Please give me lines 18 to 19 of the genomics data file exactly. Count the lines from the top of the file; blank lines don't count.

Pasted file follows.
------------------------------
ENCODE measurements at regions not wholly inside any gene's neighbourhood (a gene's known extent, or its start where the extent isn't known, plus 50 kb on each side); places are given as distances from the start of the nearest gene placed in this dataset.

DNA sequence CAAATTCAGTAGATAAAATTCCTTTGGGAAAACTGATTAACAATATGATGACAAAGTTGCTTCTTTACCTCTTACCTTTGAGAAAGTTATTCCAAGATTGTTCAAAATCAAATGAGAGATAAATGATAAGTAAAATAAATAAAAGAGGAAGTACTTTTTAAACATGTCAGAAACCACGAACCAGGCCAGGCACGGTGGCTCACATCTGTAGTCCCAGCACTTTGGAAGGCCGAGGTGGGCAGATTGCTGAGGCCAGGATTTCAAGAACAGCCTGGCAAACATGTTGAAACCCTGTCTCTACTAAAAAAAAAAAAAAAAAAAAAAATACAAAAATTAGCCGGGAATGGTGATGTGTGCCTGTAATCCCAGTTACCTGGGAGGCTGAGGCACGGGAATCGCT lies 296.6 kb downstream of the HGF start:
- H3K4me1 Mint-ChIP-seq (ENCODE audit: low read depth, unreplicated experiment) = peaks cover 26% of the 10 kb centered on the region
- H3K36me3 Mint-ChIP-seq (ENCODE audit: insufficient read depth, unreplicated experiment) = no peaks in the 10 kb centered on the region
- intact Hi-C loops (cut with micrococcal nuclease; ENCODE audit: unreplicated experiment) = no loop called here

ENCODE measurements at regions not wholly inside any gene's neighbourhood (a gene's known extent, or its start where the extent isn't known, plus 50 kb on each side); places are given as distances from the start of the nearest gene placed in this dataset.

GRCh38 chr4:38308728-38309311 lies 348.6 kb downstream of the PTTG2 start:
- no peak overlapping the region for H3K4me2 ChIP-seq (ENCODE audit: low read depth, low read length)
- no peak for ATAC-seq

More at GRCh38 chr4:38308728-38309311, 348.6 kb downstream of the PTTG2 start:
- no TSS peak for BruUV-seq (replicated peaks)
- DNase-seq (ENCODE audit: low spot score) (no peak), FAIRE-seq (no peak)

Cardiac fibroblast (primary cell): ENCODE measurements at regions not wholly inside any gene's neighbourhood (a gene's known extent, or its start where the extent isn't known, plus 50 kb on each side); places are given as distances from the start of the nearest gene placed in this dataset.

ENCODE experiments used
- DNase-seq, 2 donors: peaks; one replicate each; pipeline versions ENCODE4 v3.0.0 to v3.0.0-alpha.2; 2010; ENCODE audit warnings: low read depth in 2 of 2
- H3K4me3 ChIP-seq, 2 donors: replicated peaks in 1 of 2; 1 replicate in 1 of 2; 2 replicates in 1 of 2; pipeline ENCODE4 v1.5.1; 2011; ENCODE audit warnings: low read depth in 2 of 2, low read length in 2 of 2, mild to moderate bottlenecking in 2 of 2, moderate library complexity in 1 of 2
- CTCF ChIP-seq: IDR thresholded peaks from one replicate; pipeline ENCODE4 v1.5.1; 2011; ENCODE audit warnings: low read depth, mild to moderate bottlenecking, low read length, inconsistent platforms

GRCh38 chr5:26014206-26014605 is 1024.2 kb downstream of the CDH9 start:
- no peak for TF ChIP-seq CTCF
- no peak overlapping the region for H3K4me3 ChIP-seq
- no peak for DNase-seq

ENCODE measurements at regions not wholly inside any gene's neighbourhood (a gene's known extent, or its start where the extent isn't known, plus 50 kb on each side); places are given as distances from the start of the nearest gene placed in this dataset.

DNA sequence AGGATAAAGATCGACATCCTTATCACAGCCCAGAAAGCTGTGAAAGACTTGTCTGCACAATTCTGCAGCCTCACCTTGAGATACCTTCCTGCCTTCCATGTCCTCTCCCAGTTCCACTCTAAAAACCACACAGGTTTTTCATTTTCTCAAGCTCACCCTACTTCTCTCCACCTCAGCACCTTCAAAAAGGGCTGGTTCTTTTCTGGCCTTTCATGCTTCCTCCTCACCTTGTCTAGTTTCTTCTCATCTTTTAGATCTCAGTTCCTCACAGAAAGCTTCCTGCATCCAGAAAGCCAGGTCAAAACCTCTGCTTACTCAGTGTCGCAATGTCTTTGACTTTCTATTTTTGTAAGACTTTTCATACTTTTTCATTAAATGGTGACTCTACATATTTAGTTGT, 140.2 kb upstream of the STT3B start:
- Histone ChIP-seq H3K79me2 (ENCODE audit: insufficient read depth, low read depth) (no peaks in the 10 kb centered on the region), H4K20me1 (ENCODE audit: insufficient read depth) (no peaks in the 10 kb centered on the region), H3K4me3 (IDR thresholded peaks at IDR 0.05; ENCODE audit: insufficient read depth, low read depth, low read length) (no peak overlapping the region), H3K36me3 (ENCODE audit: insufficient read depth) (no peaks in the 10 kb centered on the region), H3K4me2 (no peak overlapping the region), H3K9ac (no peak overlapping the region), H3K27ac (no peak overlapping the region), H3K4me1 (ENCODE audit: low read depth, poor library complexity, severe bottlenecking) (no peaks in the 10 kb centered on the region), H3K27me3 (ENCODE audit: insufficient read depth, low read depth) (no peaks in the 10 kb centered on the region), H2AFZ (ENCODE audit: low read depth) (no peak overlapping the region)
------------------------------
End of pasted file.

GRCh38 chr5:26014206-26014605 is 1024.2 kb downstream of the CDH9 start:
- no peak for TF ChIP-seq CTCF